Sunday, January 09, 2005
# Posted 3:06 AM by Ariel David Adesnik
Drive-by news gathering, which passes as journalism today, conveys a superficial and misleading picture of gentrification in the nation's capital. The stories tell nothing of the wrenching consequences of people being pushed out of their neighborhoods. But how would those journalists know? They've never lived through the process of gentrification, and they don't spend nearly enough time in the community getting to know what they write about. Facile writers with clueless editors can get away with anything.Damn right they can. Not all that long ago, I myself made some brief comments about gentrification in the nation's capital. After I spent this past Thursday and Friday in DC, my prior amazement at the pace and intensity of this process continued to grow.
On Thursday night, I stayed over with a friend who lives in a renovated townhouse at 15th St. & Constitution NE. I did a lot of walking on Thu. and Fri. because 15th & Constitution is nowhere near the Metro. Yet by walking, I had the chance to see just how far the gentrification had spread.
Personally, I think it's amazing and good that an ever-expanding part of Capitol Hill has begun to look and feel more and more like Georgetown. The heart of our nation's capital should be a safe, properous and intimate neighborhood. Yet according to Mr. King,
The tragedy is that this benign view of what's taking place in the city is also shared in top D.C. government circles, where our town's tightly drawn class and racial fault lines -- and those established residents who have been made to feel marginalized -- are ignored.Now, I appreciate how gentrification uproots long-time residents by pricing them out of the neighborhood. Yet given the severity of Washington's decay before the current revitalization began, I don't think there is any other choice.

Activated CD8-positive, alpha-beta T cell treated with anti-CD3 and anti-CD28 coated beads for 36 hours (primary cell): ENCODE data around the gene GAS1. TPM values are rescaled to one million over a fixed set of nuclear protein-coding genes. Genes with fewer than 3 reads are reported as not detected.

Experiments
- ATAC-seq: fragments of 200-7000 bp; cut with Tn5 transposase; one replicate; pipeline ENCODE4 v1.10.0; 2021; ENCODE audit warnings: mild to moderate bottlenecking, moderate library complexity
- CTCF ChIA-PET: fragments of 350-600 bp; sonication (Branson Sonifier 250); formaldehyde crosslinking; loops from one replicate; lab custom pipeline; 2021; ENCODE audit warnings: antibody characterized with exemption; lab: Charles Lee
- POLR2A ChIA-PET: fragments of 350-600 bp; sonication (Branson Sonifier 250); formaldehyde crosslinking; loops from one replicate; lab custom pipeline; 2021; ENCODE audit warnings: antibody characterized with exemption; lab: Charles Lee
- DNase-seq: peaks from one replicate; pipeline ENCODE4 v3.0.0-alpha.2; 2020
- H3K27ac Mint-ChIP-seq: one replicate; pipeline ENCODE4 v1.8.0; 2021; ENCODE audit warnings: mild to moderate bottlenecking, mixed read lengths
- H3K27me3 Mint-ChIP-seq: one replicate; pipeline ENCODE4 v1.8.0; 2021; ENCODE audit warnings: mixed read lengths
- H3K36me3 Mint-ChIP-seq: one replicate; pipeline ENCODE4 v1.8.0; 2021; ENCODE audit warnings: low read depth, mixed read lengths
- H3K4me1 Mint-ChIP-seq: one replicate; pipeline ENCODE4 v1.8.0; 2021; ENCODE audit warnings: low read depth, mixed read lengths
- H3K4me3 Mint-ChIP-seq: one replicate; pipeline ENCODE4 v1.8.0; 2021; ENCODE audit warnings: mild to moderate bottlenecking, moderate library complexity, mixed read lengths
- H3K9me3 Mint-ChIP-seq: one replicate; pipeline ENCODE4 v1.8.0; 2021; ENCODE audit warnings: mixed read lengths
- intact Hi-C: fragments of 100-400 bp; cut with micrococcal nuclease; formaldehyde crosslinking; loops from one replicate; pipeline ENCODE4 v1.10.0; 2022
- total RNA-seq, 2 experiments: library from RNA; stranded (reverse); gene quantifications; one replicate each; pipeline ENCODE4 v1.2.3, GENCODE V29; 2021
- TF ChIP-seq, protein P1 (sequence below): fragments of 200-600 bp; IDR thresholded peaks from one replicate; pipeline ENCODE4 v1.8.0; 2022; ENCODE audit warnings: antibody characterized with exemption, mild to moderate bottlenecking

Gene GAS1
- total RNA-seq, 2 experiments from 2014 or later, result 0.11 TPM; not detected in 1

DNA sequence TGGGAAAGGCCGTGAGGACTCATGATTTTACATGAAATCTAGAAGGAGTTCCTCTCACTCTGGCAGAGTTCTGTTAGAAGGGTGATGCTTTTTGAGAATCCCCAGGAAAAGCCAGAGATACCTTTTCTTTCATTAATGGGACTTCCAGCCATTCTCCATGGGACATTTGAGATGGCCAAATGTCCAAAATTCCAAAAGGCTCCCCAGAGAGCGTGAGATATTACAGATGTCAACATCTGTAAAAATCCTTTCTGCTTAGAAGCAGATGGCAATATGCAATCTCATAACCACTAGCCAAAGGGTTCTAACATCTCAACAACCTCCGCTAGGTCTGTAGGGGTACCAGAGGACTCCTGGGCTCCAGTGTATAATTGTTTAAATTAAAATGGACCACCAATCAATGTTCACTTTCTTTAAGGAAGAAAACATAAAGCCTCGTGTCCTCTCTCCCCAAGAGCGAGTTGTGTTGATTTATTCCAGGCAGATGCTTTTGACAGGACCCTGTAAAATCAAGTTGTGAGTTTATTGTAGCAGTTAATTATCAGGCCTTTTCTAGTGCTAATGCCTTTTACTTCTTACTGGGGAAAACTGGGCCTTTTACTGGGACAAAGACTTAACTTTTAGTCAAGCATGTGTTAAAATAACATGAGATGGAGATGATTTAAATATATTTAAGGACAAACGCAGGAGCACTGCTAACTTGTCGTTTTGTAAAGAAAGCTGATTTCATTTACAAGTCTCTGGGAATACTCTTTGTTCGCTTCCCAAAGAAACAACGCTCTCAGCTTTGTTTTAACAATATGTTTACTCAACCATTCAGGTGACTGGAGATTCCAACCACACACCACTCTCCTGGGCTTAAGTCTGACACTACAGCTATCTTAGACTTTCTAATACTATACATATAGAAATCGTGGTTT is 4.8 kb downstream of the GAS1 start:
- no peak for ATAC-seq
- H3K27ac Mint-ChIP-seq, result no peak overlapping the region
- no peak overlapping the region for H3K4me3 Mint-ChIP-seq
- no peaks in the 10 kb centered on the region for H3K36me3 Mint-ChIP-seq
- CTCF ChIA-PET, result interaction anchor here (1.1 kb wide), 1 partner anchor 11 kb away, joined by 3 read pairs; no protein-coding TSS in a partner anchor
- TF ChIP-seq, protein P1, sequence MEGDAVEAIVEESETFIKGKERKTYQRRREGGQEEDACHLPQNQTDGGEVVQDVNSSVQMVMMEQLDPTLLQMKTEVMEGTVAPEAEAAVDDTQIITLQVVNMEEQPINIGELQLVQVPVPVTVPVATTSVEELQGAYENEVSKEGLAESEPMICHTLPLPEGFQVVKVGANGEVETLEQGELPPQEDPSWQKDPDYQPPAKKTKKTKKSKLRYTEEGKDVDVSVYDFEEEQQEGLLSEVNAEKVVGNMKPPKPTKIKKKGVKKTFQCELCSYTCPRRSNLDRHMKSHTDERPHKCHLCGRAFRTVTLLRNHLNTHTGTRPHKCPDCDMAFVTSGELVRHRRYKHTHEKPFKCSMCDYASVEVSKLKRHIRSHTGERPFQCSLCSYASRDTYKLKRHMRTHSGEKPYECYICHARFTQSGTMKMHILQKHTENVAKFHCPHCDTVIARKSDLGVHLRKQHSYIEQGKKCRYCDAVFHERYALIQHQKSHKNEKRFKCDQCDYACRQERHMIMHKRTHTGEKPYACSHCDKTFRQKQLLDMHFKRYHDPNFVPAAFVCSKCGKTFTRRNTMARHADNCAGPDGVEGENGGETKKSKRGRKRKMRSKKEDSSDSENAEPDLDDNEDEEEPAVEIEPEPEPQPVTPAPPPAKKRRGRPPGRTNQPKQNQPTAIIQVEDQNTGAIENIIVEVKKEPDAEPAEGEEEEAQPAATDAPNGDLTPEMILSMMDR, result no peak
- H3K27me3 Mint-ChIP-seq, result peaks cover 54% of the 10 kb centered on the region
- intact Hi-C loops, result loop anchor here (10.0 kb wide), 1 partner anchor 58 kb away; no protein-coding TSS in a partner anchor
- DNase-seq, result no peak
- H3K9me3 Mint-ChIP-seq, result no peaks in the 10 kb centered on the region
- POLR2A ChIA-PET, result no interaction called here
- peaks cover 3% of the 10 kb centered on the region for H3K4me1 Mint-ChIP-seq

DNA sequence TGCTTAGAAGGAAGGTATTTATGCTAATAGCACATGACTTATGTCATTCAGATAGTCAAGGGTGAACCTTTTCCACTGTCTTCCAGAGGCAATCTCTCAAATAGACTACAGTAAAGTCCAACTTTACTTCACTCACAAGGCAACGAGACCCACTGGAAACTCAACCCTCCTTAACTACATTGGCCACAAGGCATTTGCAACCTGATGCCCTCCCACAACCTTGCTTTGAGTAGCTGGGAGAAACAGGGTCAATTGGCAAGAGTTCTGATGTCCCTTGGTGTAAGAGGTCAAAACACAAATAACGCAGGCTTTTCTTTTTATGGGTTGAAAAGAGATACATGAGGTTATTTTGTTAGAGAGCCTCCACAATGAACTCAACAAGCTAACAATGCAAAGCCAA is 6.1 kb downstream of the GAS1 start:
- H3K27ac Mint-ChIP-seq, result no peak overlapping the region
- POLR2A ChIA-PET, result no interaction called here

Colbert King may be right that the DC government should do more to encourage the construction of affordable housing. But he approaches the edge of delusion when he imagines that the alternative to gentrification is the sort of working-class utopia that King grew up in. According to King, the West End/Foggy Bottom of the 1950s
Was a community where a child could walk three blocks and run into someone, a relative or friend, who was known to the family. Financially embattled, yes. But no one went hungry. Neighbors, black and white -- like the Jones family down the block -- didn't let neighbors starve. People looked each other squarely in the eye. They spoke on the streets. We weren't afraid of each other. We enjoyed the same kind of food and music, and played the same childhood games. We were the community.I will admit to being ignorant about the precise details of what came before gentrification on Capitol Hill. Yet I suspect that in addition to the good citizens Mr. King describes, the neighborhood had its fair share of drug dealers, gang violence, teenage mothers and illiterate adults. If those things are good enough for Anacostia, then why not for Capitol Hill?
King only makes things worse by compounding his self-serving view of the past with racially divisive attacks on (African-American) DC Mayor Tony Williams. King writes that Williams
Is much like the fabled senior black Army officer who, when confronted by overly familiar black enlisted men who thought they had something in common with him, put them in their place with the gibe, "I'm your color, not your kind."That kind of reverse race-baiting will only anatagonize the corporate interests and white, middle-class Washingtonians who might otherwise welcome a more humane approach to gentrification. Calling the mayor a race-traitor may feel good, but it won't do much to prevent the dislocation and social disruption that King claims to be so concerned about.
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